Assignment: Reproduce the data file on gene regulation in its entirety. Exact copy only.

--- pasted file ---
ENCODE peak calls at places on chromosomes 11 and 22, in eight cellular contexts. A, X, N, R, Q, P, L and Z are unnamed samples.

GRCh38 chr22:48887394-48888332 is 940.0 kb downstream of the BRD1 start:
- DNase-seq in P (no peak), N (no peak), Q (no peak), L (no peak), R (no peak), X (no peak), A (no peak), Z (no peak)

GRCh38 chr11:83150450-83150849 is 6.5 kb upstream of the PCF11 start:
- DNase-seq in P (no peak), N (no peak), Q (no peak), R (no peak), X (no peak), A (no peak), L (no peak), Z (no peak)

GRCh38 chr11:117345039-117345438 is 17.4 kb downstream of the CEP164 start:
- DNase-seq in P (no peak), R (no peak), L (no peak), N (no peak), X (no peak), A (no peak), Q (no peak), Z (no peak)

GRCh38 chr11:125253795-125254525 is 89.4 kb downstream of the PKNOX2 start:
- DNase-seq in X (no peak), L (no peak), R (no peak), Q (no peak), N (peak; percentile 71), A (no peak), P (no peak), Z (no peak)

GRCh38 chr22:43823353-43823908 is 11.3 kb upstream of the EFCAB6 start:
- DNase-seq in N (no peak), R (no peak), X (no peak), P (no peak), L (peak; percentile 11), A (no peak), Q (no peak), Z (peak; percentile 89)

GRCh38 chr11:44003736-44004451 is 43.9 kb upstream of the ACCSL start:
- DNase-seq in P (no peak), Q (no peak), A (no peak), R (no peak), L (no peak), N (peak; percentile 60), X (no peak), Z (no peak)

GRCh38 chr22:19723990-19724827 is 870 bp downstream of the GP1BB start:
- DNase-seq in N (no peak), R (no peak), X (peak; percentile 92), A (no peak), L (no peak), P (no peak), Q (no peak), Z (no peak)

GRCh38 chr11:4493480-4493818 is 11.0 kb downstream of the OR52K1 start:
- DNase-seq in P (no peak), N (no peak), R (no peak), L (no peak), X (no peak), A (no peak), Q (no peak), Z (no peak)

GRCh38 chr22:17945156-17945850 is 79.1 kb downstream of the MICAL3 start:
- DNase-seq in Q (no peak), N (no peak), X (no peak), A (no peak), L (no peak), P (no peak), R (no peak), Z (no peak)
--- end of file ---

ENCODE peak calls at places on chromosomes 11 and 22, in eight cellular contexts. A, X, N, R, Q, P, L and Z are unnamed samples.

GRCh38 chr22:48887394-48888332 is 940.0 kb downstream of the BRD1 start:
- DNase-seq in P (no peak), N (no peak), Q (no peak), L (no peak), R (no peak), X (no peak), A (no peak), Z (no peak)

GRCh38 chr11:83150450-83150849 is 6.5 kb upstream of the PCF11 start:
- DNase-seq in P (no peak), N (no peak), Q (no peak), R (no peak), X (no peak), A (no peak), L (no peak), Z (no peak)

GRCh38 chr11:117345039-117345438 is 17.4 kb downstream of the CEP164 start:
- DNase-seq in P (no peak), R (no peak), L (no peak), N (no peak), X (no peak), A (no peak), Q (no peak), Z (no peak)

GRCh38 chr11:125253795-125254525 is 89.4 kb downstream of the PKNOX2 start:
- DNase-seq in X (no peak), L (no peak), R (no peak), Q (no peak), N (peak; percentile 71), A (no peak), P (no peak), Z (no peak)

GRCh38 chr22:43823353-43823908 is 11.3 kb upstream of the EFCAB6 start:
- DNase-seq in N (no peak), R (no peak), X (no peak), P (no peak), L (peak; percentile 11), A (no peak), Q (no peak), Z (peak; percentile 89)

GRCh38 chr11:44003736-44004451 is 43.9 kb upstream of the ACCSL start:
- DNase-seq in P (no peak), Q (no peak), A (no peak), R (no peak), L (no peak), N (peak; percentile 60), X (no peak), Z (no peak)

GRCh38 chr22:19723990-19724827 is 870 bp downstream of the GP1BB start:
- DNase-seq in N (no peak), R (no peak), X (peak; percentile 92), A (no peak), L (no peak), P (no peak), Q (no peak), Z (no peak)

GRCh38 chr11:4493480-4493818 is 11.0 kb downstream of the OR52K1 start:
- DNase-seq in P (no peak), N (no peak), R (no peak), L (no peak), X (no peak), A (no peak), Q (no peak), Z (no peak)

GRCh38 chr22:17945156-17945850 is 79.1 kb downstream of the MICAL3 start:
- DNase-seq in Q (no peak), N (no peak), X (no peak), A (no peak), L (no peak), P (no peak), R (no peak), Z (no peak)